af­ter-ef­fects.” The New Zealand Army re­paired the roof and in­ter­nal walls of the school and Save the Chil­dren pro­vided learn­ing ma­te­ri­als and toy kits for the school to be able to open up again. “We lost all our crops,” ex­plained Henry. “Our main in­come comes from co­pra, co­coa, weav­ing hand­i­crafts and sales of our veg­etable gar­dens. All this was de­stroyed by the cy­clone so the vil­lage right now does not have any pos­si­bil­ity of gen­er­at­ing cash. We have all started to plant peanuts, which have a three month turn-around but this is the only crop at the mo­ment and if it wasn’t for the help of or­ga­ni­za­tions such as Save the Chil­dren and the New Zealand Army, I don’t know how long it would have been be­fore we had the ma­te­ri­als and money to re­build the school. We are im­mensely grate­ful for their help,” he added.

Ndo­nated by the World Food Pro­gram landed in Epi reach­ing a to­tal of 7,423 peo­ple. The cargo was shipped from Santo to be de­liv­ered across the whole of Epi Is­land. “Our ini­tial as­sess­ment told us how many house­holds there were in ev­ery vil­lage and how many peo­ple in each house­hold. With these num­bers, we were able to al­lo­cate the right amount of food to each area and vil­lage to make sure that the dis­tri­bu­tion was eq­ui­table and reached ev­ery­one in­clud­ing those most vul­ner­a­ble,” ex­plains Ben. “We en­listed the help of the LC Sab­rina as well as the coastal barge to de­liver the food to each coun­cil area. To­gether with the NDMO and VMF mem­bers (Van­u­atu Mo­bile Force), we de­liv­ered the cargo to main ports in each of the four coun­cil ar­eas. Once in the port, the food was dis­trib­uted by truck to each vil­lage where it was stored in the com­mu­nity naka­mal or church. Each com­mu­nity had a list of its res­i­dents and each per­son could then come for­ward to re­ceive their al­lo­ca­tion,” Ben ex­plains. Na­tional staff Kal­tom James and Gwen Ay­ong said they learned a lot from the ex­pe­ri­ence. “The full de­liv­ery took us a week, in rough seas. It was a lo­gis­tic feat, con­sid­er­ing that food had to be trans­ported in barges and quickly un­loaded and kept dry from the ocean and rain. There was a small win­dow of weather when barges could off­load and we re­ally pushed the com­fort lim­its here to make sure the food got where it needed to. We all came to­gether and it was an out­stand­ing ex­am­ple of gov­ern­ment, NGO and com­mu­nity work­ing to­gether in a con­certed and or­ga­nized ef­fort to de­liver the aid suc­cess­fully.” Ben re­flected on how this type of work brings peo­ple to­gether in a com­bined ef­fort, “Re­spond­ing to a dis­as­ter in an iso­lated area with poor trans­port and lim­ited com­mu­ni­ca­tion is hard work. Things take time as it is weather de­pen­dent and for ex­am­ple, when it rains, roads are no longer pass­able. It is lo­gis­ti­cally very com­pli­cated as ev­ery­thing must come from else­where and be trans­ported. So things take time but even­tu­ally, ev­ery­thing gets done, the is­land way, slowly but surely”.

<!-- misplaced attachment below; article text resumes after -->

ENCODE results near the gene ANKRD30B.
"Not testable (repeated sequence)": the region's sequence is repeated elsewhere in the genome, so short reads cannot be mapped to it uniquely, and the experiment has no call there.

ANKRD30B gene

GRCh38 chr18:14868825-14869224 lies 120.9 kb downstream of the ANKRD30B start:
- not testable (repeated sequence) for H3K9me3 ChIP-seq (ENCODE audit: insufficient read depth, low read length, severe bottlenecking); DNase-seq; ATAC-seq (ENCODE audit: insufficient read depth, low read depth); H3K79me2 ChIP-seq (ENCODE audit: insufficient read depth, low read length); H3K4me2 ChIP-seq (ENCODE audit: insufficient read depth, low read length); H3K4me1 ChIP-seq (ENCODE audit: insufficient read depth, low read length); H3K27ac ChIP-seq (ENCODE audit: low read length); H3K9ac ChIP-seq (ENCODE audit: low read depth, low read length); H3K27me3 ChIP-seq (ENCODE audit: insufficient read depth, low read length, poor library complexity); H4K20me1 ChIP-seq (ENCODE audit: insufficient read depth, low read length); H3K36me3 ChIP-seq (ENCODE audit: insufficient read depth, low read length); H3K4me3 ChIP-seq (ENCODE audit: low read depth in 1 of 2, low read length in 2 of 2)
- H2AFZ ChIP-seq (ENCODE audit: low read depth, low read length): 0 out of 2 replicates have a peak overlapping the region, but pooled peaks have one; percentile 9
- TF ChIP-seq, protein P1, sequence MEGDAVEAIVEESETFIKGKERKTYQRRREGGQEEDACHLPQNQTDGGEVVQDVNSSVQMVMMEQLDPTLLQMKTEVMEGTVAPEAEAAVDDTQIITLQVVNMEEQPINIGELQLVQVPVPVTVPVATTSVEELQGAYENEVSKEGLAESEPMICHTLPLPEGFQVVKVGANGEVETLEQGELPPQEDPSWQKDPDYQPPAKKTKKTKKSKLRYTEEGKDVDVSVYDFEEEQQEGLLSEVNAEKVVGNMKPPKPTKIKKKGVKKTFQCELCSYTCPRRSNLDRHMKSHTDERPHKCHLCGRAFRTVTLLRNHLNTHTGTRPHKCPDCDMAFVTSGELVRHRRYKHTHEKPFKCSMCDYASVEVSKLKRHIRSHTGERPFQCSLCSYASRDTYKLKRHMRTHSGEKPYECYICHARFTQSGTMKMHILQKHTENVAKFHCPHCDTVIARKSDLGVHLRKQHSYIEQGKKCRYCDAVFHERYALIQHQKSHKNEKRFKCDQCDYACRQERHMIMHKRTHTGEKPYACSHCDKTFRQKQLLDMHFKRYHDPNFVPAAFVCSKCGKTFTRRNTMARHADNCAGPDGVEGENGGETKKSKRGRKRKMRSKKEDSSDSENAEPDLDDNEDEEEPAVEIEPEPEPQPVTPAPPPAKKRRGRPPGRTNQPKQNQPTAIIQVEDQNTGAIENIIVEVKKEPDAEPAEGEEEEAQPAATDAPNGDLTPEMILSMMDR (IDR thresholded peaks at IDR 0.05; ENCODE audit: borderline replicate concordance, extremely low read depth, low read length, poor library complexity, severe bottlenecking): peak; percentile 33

For fur­ther in­for­ma­tion con­tact Kevin Apsepa +675 73498523 or kapsepa3@gmail.com.

goroka, Pa­pua new guinea, 12th to 14th septem­ber. one of the most fa­mous and ex­cit­ing of the high­lands cul­tural shows, the goroka show has been held ev­ery septem­ber since 1957, at­tract­ing over 1000 tribes­men and women rep­re­sent­ing over 70



The Goroka Show, PNG. Photo cour­tesy of Fur­ther Arts.

con­fer­ence with the theme ‘ trad­ing tra­di­tions: The role of art in the Pa­cific’s ex­pan­sive ex­change net­works’ at the Fa’onelua Con­fer­ence Cen­tre in nuku’alofa. For cen­turies in the Pa­cific, even be­fore euro­pean ar­rival, there have been phys­i­cal as well as so­cial, eco­nomic and po­lit­i­cal ex­changes and in­ter­ac­tions be­tween Pa­cific is­lands and cul­tures via peo­ple, ob­jects, tech­nolo­gies and ide­olo­gies. This con­fer­ence seeks to ex­plore how art has been part of these ex­changes, mov­ing across time and through com­mu­ni­ties, and how it has been in­flu­enced through the process.